Judge rejects Repubblika fair trial claim, but NGO pledges to fight on

Judge notes State Advocate had based its first argument on the premise that the NGO had been completely extraneous to the inquiry in question

Repubblika President Robert Aquilina (Photo: James Bianchi/MaltaToday)
Repubblika President Robert Aquilina (Photo: James Bianchi/MaltaToday)

A judge has rejected a Constitutional case filed by Repubblika over a magistrate’s refusal to recuse herself from presiding over the challenge proceedings filed by the NGO.

Repubblika had filed a protest over the State’s failure to prosecute Pilatus bank officials.

The NGO had filed the case against the State Advocate in July 2022, claiming that Magistrate Nadine Lia’s refusal to accept the NGO’s request that she recuse herself -on grounds that included the fact the magistrate is related by marriage to lawyer Pawlu Lia, who represented former prime minister Joseph Muscat and his chief of staff Keith Schembri - two central characters in the Egrant investigation- in various court cases.

The lawyer had also set the terms of reference for the Egrant inquiry.

The NGO had argued, amongst other things, that this meant that the magistrate “could never provide the guarantees of impartiality required by the Constitution.” 

Robert Aquilina, Repubblika’s president, had testified before Madame Justice Audrey Demicoli, presiding over the First Hall of the Civil Court in its Constitutional jurisdiction, in September.

Aquilina had exhibited documents which showed that the court expert appointed to examine MFSA email accounts, as part of the magisterial inquiry into Pilatus Bank, had discovered correspondence from 2016 between Pilatus owner Ali Sadr Hasheminejad and Schembri.

He also told the judge that the inquiry had recommended that Hasheminejad and five other officers ‘amongst others’ be prosecuted for money laundering, criminal conspiracy and other crimes, besides the prosecution of the bank and its MLRO. The recommended prosecutions never materialised, however, bar one - the MLRO Claudeanne Sant Fournier, who was charged with money laundering alone, omitting the other criminal offences that had been ordered by the inquiring magistrate. The magistrate’s orders for the issuing of International Arrest Warrants had also been ignored by the AG, Repubblika said.

The State Advocate, in his reply, had described the action filed by Repubblika as an attempt at forum shopping and an abuse of the judicial process. 

The NGO also lacked the necessary juridical interest and victim status to file such a case, the State Advocate argued.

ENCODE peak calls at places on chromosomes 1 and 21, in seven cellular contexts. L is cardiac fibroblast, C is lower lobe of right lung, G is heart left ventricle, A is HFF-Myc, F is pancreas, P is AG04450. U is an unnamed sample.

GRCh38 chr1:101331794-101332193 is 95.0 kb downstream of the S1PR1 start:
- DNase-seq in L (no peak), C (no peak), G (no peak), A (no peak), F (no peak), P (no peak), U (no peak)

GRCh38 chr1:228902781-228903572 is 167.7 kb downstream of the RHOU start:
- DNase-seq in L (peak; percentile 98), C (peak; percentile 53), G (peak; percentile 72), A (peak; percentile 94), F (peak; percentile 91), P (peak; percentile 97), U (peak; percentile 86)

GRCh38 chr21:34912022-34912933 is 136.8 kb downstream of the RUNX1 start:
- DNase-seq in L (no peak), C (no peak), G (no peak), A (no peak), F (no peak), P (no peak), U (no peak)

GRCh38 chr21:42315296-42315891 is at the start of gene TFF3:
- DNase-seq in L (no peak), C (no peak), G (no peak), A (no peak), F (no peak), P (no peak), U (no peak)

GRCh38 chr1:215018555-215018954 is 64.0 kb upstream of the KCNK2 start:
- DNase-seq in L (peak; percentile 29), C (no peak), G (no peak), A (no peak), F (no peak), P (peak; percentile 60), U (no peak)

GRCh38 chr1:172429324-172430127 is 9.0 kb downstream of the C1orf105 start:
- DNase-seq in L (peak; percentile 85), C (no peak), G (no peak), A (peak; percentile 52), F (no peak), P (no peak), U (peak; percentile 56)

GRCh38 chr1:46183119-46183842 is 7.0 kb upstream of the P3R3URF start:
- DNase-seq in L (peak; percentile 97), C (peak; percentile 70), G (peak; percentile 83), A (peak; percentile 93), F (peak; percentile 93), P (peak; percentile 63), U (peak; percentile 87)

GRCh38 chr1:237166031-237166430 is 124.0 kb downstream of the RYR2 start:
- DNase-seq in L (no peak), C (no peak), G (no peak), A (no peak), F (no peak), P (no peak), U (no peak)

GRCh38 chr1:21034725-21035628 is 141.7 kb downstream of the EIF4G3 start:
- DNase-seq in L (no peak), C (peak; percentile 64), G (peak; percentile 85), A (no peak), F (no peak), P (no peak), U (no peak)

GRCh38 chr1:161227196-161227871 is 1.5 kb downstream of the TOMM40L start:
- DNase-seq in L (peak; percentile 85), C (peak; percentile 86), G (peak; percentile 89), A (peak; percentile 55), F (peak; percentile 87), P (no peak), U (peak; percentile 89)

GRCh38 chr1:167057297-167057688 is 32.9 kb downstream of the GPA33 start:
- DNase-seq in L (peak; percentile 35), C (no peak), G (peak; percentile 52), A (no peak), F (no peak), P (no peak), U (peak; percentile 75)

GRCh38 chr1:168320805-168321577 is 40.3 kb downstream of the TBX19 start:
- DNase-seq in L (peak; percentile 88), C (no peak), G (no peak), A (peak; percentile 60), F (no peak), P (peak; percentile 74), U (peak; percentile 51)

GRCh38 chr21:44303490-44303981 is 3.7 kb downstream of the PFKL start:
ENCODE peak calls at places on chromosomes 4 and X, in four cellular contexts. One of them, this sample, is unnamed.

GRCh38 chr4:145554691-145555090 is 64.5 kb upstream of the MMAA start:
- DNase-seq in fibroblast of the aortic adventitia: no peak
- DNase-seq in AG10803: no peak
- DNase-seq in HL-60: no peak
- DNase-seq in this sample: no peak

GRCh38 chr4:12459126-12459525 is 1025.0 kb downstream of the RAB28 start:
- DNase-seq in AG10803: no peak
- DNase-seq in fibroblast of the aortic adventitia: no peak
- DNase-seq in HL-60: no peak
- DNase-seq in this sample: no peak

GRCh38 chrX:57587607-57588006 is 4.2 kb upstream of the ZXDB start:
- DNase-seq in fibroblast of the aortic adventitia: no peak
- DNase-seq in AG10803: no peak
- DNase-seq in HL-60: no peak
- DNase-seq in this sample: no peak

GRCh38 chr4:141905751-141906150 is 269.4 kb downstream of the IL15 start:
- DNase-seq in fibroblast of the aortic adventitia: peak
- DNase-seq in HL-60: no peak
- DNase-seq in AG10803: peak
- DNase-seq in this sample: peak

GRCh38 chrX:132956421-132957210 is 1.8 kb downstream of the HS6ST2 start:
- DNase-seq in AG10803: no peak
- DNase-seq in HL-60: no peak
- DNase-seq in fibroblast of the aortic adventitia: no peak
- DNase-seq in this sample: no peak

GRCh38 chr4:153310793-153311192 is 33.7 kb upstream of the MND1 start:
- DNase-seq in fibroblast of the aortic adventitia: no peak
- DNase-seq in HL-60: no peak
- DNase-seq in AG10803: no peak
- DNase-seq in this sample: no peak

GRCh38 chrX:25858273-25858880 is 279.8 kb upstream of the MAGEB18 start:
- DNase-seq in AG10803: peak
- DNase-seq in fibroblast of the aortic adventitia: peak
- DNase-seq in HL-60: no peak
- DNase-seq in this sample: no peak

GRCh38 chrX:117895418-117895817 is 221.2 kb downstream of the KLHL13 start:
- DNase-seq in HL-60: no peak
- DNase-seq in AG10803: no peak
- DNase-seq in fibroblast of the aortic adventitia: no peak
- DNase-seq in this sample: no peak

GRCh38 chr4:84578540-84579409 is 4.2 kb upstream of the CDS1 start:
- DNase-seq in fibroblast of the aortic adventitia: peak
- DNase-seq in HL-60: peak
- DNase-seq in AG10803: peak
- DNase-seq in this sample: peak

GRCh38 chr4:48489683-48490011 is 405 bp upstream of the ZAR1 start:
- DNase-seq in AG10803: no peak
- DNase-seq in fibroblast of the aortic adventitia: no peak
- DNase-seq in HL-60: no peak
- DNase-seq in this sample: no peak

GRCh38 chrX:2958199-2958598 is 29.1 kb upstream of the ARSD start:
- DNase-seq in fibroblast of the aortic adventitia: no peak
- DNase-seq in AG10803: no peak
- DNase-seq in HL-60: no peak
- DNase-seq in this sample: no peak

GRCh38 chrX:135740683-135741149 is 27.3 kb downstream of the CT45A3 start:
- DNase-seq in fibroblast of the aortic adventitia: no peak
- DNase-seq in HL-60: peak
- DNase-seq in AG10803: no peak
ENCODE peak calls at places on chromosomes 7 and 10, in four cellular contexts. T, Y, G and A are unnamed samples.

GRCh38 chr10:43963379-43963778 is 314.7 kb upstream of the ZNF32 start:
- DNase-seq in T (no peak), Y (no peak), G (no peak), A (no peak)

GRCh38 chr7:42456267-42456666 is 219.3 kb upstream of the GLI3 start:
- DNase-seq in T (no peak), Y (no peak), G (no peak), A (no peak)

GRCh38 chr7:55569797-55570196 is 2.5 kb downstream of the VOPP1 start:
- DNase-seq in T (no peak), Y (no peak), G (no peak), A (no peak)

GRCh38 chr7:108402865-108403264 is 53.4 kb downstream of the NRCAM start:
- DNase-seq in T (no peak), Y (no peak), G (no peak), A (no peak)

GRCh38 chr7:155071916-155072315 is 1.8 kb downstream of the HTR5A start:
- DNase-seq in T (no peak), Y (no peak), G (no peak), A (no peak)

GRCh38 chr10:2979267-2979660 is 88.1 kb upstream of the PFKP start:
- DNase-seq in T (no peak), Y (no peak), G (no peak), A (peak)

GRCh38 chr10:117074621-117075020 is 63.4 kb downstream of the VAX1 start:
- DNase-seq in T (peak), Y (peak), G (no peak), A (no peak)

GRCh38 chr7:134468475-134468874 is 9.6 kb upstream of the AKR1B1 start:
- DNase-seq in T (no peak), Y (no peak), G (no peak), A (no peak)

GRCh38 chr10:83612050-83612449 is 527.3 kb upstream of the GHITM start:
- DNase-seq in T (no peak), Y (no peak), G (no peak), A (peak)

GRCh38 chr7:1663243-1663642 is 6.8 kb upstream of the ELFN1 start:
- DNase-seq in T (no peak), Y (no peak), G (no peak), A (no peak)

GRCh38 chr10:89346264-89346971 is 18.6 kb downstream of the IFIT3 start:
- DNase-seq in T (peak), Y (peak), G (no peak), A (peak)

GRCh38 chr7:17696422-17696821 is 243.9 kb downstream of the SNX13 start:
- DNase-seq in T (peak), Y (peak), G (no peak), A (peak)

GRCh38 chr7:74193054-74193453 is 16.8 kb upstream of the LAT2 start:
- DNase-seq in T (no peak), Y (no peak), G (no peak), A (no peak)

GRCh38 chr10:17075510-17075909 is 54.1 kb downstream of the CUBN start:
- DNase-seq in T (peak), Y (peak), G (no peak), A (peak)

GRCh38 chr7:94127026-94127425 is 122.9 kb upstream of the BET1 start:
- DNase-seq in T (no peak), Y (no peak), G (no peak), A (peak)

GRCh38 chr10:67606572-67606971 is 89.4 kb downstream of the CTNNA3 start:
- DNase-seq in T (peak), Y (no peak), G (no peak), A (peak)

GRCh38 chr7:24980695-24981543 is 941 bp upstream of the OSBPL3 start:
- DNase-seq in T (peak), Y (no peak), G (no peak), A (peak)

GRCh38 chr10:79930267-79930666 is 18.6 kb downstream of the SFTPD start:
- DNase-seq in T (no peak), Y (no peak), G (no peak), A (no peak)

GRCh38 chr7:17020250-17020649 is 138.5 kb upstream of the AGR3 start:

Deciding the case this morning, the judge noted that the State Advocate had based its first argument on the premise that the NGO had been completely extraneous to the inquiry in question, was not a suspect or accused and neither was it the injured party.

While it was true that Repubblika was a party to the challenge proceedings, that case could lead to the filing of criminal proceedings against third parties and not the NGO. “Therefore, there is no breach of the group’s right to a fair hearing… [because] effectively, it will not lead to the group being placed in a worse or more advantageous position to that which it is in today.”

The court conducted a detailed examination of the elements of “victim status,” as applicable under the Constitution and the European Convention on Human Rights. Quoting from a number of legal scholars, the judge highlighted the requirement that “there must also be something ‘at stake’ for the applicant,” for a dispute to be deemed genuine and of a serious nature. Supposing that a dispute exists, it is still necessary to show that civil rights and obligations are being determined by the decision…This will be the case when the decision is ‘directly decisive’ for the civil rights and obligations concerned.”

It was evident, said the court, that it was not enough that the plaintiff be a victim or a potential victim, and enjoy victim status, but must also show that it will be personally affected by the proceedings which it is claiming will breach its fundamental rights.

The purpose for which Repubblika had been set up was not a private or personal interest, but in the interest of the general public, noted the court. 

This meant that the challenge proceedings were not filed for a personal or private interest, and therefore the outcome of those proceedings would not impinge on the private, personal or economic rights of the NGO’s members.

This meant that Repubblika cannot be treated as a victim under the applicable dispositions of the Constitution and European Convention on Human Rights, ruled the judge.

Even if, for the sake of the argument, the NGO were to qualify for victim status, said the court, case law had clearly established that one could not claim a human rights breach in proceedings leading to criminal charges against third parties, unless that case is intrinsically tied to compensation for civil damages. In addition to this, cases filed in the public interest, are not treated as proceedings dealing with civil rights.

The judge, therefore dismissed the case, ordering Repubblika to also bear the costs.

In a reaction posted on Facebook, Repubblika president Robert Aquilina said that today’s judgement implied that civil society did not have a right to a fair hearing under Maltese law.
Repubblika would take “all the necessary steps to receive a fair hearing and for justice to be served,” Aquilina pledged.

“This legal hurdle is not going to discourage us. We have met many legal hurdles over the past five years, but we have always overcome them…A technical hurdle will not stop us from cleansing our country from corruption and abuse,” he wrote.